Microchimerism in transfused trauma patients is associated with diminished donor-specific lymphocyte response

Garth H Utter, John T Owings, Tzong Hae Lee, Teresa G. Paglieroni, William F. Reed, Robert C. Gosselin, Paul V. Holland, Michael P. Busch, Julie A. Dunn

Research output: Contribution to journalArticlepeer-review

33 Scopus citations


Background: Blood transfusion can result in long-term survival of donor leukocyte subpopulations, or microchimerism, in the peripheral blood of injured patients. Neither injury severity nor the number of transfusions is associated with its occurrence. We sought to determine whether changes in general or antigen-specific lymphocyte activation may be associated with the subsequent development of microchimerism. Methods: We evaluated 63 transfused trauma patients, which we compared with 10 non-transfused trauma patients and 10 healthy control subjects. Of the 63 transfused patients, 31 were known to have evidence of microchimerism at hospital discharge with real-time quantitative PCR for non-recipient HLA DR alleles. We assessed lymphocyte response to phytohemagglutinin (PHA) using blood sampled upon arrival to the hospital (before transfusion) and at discharge. We performed one-way mixed leukocyte cultures (MLC) with pre-transfusion recipient specimens to assess recipient lymphocyte response to mitomycin-C treated donor cells and vice versa. Results: Lymphocyte response to PHA in microchimeric transfusion recipients was lower at admission (before transfusion) and discharge than in non-microchimeric recipients. Lymphocytes from microchimeric patients had less response to donor cells than did lymphocytes from non-microchimeric patients. Microchimeric patients also more frequently had diminished lymphocyte response to a single blood donor on MLC. Conclusions: Transfusion-associated microchimerism is correlated with diminished response to mitogen challenge as well as to specific alloantigenic challenges. This microchimerism is predated by diminished lymphocyte response to a specific blood donor in many instances. The blood donor associated with this diminished alloantigenic lymphocyte response may be the source of microchimeric cells present in the recipient.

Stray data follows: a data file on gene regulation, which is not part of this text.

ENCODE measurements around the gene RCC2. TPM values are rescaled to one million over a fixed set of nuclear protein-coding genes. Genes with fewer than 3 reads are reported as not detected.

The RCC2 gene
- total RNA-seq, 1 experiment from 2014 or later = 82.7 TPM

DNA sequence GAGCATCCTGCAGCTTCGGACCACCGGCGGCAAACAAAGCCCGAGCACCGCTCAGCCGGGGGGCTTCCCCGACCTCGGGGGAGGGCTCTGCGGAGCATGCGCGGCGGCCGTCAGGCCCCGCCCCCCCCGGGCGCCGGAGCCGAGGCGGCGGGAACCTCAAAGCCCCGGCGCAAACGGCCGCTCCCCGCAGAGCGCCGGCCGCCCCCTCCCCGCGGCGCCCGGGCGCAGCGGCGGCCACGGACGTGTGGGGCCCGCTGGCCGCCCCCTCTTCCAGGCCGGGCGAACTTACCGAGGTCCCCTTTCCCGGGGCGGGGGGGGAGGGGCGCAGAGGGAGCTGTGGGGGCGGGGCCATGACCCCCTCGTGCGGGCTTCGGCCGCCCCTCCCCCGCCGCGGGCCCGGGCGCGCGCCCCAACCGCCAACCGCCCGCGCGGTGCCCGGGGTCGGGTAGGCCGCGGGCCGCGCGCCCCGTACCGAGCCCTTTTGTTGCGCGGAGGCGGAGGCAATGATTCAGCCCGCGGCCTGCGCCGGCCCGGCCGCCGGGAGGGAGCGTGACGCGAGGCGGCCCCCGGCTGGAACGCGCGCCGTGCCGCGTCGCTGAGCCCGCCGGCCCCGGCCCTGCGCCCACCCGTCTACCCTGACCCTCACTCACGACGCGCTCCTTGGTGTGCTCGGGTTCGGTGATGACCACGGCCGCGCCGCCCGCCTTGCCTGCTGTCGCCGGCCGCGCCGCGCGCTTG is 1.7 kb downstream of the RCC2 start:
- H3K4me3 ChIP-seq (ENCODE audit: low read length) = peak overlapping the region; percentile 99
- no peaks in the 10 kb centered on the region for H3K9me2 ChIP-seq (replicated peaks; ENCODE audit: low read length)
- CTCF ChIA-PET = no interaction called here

Original languageEnglish (US)
Pages (from-to)925-932
Number of pages8
JournalJournal of Trauma - Injury, Infection and Critical Care
Issue number5
StatePublished - May 2005


  • Blood transfusion
  • Compensatory anti-inflammatory response syndrome
  • Immunosuppression
  • Lymphocytes
  • Microchimerism
  • Trauma

ASJC Scopus subject areas

  • Surgery


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